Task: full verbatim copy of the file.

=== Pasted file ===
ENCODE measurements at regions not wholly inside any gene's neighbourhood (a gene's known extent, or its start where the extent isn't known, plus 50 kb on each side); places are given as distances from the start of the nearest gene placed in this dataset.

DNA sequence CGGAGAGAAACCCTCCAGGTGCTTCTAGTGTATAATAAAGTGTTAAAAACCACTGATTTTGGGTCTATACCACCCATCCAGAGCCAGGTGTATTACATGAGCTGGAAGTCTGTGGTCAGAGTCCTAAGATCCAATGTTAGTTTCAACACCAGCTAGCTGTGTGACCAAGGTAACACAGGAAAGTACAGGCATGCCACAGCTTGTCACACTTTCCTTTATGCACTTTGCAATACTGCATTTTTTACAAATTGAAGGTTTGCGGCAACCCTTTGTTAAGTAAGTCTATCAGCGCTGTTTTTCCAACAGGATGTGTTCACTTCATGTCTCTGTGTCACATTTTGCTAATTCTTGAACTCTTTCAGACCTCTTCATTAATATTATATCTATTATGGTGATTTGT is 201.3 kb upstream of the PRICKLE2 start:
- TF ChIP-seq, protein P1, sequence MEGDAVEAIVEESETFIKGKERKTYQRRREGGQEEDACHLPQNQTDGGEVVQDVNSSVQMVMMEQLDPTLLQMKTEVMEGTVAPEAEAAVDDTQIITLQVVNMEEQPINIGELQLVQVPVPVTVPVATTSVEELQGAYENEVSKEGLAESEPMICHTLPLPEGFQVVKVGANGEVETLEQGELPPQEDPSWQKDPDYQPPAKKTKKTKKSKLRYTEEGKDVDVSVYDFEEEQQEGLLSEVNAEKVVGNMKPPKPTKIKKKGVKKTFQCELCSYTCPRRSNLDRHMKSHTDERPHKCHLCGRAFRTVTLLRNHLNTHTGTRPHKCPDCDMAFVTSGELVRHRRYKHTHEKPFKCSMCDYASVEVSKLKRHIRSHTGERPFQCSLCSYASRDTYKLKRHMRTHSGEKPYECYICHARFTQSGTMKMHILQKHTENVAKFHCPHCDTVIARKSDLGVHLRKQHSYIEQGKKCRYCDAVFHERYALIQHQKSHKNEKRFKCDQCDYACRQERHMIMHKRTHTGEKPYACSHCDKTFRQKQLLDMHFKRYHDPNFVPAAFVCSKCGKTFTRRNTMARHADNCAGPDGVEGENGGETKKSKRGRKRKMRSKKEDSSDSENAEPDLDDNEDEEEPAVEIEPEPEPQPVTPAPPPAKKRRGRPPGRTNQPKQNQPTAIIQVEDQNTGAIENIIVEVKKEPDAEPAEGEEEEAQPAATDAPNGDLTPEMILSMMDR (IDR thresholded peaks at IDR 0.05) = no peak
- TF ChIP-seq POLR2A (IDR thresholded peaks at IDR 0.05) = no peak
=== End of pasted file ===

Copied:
ENCODE measurements at regions not wholly inside any gene's neighbourhood (a gene's known extent, or its start where the extent isn't known, plus 50 kb on each side); places are given as distances from the start of the nearest gene placed in this dataset.

DNA sequence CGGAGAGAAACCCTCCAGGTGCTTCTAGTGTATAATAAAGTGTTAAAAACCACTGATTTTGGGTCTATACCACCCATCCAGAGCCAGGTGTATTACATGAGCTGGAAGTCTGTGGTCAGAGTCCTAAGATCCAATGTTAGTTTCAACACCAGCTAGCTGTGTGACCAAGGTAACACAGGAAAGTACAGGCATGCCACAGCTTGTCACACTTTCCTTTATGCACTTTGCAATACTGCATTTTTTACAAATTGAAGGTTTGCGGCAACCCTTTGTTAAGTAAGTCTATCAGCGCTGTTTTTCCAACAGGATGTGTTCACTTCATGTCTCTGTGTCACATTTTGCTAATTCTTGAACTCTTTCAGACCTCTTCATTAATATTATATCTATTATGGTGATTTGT is 201.3 kb upstream of the PRICKLE2 start:
- TF ChIP-seq, protein P1, sequence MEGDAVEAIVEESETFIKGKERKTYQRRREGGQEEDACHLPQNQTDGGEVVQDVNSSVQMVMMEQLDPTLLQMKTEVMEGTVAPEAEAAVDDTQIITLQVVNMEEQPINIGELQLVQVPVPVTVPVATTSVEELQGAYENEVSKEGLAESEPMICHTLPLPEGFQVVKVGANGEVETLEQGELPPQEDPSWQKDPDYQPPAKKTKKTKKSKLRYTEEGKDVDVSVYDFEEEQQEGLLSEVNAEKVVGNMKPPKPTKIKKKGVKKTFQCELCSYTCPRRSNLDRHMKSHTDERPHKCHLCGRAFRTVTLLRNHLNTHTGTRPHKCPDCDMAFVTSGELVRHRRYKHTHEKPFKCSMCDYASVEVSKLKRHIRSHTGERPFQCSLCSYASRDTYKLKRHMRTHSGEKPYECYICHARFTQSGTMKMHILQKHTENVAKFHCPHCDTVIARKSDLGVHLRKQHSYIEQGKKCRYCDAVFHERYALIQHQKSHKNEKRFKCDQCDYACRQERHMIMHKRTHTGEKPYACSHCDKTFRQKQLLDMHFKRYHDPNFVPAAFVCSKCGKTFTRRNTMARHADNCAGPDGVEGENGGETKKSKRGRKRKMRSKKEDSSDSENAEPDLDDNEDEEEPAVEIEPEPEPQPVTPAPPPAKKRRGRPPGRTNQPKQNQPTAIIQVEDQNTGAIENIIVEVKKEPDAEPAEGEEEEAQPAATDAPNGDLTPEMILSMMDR (IDR thresholded peaks at IDR 0.05) = no peak
- TF ChIP-seq POLR2A (IDR thresholded peaks at IDR 0.05) = no peak